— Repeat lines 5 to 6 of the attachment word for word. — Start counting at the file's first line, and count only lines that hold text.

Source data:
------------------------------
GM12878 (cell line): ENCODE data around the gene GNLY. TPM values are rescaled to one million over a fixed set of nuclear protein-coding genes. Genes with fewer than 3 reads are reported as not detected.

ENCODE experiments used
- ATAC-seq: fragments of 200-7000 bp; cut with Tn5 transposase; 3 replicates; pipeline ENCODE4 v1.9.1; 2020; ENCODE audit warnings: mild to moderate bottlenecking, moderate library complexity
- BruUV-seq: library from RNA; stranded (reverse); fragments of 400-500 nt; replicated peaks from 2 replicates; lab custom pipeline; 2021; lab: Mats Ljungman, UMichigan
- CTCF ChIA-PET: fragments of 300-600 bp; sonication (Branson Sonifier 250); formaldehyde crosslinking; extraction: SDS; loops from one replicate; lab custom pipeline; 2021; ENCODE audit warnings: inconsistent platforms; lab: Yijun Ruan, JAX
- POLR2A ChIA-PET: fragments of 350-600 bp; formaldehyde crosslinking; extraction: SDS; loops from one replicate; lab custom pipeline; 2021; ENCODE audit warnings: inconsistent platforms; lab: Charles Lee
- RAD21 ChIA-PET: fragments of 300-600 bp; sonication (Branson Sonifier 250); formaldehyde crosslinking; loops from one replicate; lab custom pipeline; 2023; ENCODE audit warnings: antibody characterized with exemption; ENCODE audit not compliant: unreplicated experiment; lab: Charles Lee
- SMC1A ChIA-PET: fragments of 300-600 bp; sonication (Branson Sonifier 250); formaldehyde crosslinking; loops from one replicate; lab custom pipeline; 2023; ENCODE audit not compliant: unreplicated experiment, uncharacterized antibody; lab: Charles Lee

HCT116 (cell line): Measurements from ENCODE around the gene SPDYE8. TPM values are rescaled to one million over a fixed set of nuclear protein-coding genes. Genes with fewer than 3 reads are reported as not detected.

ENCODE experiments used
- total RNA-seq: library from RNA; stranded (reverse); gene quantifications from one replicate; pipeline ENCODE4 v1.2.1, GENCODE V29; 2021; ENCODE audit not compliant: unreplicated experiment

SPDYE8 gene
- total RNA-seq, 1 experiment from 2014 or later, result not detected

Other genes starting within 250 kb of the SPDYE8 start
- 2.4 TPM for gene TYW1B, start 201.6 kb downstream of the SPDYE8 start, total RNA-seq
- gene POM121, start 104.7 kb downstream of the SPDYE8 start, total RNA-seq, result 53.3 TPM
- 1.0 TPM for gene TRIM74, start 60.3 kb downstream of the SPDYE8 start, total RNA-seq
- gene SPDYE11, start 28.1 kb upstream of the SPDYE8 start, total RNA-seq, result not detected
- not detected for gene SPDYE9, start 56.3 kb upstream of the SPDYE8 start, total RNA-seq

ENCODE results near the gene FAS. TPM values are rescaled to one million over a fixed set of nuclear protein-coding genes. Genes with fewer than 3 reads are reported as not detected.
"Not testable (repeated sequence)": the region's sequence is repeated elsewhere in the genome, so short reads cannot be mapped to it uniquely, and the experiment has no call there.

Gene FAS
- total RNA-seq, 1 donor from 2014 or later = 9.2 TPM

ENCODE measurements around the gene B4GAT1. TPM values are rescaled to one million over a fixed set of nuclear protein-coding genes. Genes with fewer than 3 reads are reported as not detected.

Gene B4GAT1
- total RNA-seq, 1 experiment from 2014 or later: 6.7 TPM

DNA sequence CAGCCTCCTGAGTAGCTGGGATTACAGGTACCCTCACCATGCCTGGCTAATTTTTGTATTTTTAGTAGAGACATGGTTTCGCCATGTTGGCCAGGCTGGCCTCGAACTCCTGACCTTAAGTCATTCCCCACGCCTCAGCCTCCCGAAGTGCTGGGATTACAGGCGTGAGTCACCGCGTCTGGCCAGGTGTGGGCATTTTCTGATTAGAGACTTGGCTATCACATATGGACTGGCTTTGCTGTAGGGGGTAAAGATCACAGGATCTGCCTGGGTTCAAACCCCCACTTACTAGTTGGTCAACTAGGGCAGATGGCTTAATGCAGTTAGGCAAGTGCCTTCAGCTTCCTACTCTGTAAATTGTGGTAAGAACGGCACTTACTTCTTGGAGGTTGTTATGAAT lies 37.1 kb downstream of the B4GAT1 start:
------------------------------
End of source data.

- CTCF ChIA-PET: fragments of 300-600 bp; sonication (Branson Sonifier 250); formaldehyde crosslinking; extraction: SDS; loops from one replicate; lab custom pipeline; 2021; ENCODE audit warnings: inconsistent platforms; lab: Yijun Ruan, JAX
- POLR2A ChIA-PET: fragments of 350-600 bp; formaldehyde crosslinking; extraction: SDS; loops from one replicate; lab custom pipeline; 2021; ENCODE audit warnings: inconsistent platforms; lab: Charles Lee